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LCSD Teachers Bring Smithsonian Into the Classroom

Wednesday, January 25, 2017 -

If you have ever traveled to Washington D.C., chances are you’ve  visited the Smithsonian. The world’s largest lbesmithsoniankit1museum, education and research complex allows visitors to explore history and discover new knowledge.

This school year, students across Central New York are learning first-hand what the Smithsonian has to offer without leaving their classrooms.

Long Branch Elementary fourth-grade teacher Alejandro Becerra and Willow Field Elementary fifth-grade teacher Jeffrey Bidwell are two of the approximately 70 teachers currently collaborating with the Smithsonian Science Education Center and a field partner (either Onondaga-Cortland-Madison BOCES or Syracuse University) to help schools implement new science standards in the classroom.

Both Becerra and Bidwell are teaching lesson plans based on materials developed by the Smithsonian. These lessons engage students in scientific inquiry by not only investigating real-world problems, but by designing and engineering a solution. In addition to the hands-on science experiments, the lessons also integrate math, reading, writing, listening and speaking activities.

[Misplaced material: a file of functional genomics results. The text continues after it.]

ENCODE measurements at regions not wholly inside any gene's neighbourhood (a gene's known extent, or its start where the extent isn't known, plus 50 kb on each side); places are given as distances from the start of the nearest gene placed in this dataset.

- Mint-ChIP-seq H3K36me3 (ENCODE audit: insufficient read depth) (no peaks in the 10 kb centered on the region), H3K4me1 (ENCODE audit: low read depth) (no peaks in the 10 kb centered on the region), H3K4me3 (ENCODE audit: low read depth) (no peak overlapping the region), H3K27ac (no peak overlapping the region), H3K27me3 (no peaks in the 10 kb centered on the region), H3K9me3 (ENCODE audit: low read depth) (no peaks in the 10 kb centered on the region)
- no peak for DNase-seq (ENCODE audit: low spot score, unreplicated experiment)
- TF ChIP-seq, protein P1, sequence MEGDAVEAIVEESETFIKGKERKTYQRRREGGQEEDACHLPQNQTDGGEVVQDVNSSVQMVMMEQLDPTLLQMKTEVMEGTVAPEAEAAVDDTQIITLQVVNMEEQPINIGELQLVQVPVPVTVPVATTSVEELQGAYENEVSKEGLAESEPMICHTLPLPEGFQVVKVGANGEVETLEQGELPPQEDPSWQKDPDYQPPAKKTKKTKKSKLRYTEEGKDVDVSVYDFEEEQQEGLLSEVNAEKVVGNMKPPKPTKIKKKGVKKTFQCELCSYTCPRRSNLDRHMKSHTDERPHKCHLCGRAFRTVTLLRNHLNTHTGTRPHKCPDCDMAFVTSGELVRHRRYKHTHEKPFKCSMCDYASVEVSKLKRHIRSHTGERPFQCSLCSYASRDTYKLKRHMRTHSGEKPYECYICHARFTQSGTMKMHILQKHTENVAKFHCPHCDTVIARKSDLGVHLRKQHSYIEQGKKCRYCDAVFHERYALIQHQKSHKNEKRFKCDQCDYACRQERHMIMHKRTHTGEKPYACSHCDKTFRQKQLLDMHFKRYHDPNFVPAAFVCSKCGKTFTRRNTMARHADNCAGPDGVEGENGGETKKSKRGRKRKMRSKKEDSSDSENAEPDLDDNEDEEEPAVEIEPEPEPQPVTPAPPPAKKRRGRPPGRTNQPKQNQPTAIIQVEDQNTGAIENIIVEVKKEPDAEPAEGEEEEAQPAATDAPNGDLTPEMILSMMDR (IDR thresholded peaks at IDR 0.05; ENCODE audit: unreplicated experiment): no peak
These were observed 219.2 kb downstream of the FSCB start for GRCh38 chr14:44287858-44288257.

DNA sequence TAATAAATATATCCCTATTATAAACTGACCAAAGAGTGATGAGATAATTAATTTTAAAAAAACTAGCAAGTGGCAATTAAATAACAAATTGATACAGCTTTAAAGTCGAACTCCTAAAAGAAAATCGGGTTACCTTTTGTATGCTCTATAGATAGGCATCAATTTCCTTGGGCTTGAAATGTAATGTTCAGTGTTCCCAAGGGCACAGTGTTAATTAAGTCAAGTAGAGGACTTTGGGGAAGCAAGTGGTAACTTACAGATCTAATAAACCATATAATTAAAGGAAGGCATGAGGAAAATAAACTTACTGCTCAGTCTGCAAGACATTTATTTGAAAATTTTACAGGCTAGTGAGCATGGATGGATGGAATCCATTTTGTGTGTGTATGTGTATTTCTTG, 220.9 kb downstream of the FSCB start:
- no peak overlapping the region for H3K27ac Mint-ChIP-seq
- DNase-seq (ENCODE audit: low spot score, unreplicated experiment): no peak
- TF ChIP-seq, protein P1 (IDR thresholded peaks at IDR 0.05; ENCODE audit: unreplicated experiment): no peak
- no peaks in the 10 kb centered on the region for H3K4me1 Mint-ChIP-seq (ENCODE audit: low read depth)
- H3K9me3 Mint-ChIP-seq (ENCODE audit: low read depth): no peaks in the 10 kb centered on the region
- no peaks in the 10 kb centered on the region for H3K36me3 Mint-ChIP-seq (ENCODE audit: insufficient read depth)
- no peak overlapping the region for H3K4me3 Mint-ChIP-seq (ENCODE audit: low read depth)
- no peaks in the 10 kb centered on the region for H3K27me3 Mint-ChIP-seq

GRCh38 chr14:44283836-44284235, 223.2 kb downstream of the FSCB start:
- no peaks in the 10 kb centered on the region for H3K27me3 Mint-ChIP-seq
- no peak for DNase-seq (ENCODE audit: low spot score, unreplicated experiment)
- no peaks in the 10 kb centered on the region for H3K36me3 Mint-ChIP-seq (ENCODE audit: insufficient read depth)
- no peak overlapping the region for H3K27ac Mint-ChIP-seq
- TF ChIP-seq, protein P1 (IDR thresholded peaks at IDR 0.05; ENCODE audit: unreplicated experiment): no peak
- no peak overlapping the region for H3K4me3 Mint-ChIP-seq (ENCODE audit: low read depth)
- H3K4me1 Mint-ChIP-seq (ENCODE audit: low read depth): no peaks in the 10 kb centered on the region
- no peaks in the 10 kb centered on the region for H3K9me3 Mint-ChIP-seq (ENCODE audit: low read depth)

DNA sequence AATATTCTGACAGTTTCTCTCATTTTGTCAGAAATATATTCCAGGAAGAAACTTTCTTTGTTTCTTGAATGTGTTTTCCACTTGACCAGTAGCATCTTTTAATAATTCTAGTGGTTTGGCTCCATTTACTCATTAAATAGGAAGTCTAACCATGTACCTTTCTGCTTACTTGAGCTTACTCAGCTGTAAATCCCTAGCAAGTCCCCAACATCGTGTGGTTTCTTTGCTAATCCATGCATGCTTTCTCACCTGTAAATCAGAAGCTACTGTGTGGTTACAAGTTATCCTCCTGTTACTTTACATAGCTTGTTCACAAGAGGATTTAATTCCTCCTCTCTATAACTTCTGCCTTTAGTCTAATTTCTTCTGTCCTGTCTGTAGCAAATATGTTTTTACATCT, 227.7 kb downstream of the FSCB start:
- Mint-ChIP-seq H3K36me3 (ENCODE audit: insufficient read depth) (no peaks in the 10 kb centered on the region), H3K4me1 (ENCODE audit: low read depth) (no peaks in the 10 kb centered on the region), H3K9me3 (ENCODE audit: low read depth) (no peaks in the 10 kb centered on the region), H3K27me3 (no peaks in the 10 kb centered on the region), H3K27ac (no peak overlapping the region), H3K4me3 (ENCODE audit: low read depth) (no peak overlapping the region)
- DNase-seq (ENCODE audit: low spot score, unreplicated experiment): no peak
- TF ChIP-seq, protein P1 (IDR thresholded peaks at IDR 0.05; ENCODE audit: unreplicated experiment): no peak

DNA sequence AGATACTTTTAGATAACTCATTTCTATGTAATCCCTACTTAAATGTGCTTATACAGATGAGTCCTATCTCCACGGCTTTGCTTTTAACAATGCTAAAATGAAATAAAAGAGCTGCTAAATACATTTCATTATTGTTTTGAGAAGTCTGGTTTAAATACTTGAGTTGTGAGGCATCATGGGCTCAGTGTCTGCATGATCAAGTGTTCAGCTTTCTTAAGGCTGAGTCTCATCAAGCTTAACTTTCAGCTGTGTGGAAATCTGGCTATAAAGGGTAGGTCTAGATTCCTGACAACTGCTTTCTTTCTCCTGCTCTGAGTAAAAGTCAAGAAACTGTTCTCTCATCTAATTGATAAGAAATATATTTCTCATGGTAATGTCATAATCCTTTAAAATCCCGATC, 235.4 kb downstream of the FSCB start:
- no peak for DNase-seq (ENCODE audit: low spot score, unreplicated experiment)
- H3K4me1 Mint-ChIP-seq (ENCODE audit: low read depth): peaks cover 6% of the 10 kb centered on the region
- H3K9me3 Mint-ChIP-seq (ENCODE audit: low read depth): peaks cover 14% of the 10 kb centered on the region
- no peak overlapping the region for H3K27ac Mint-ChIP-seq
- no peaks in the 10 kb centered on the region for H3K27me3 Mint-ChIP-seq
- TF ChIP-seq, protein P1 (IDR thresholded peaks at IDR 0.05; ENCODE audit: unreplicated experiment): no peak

wfesmithsoniankit1Participation was made possible through a grant from the Smithsonian Science Education Center. In the second year of the grant, teachers will participate in professional development activities related to lesson study (where teachers plan and evaluate a lesson by observing one of the teachers presenting it to students). The teachers also will participate in research related to early education students engaging in engineering practices.

The Smithsonian Science Education Center was created more than 30 years ago as the only formal education unit within the Smithsonian. Its mission is to bring experiential scientific and engineering practices to classrooms all over the world to improve the teaching and learning of science for students.

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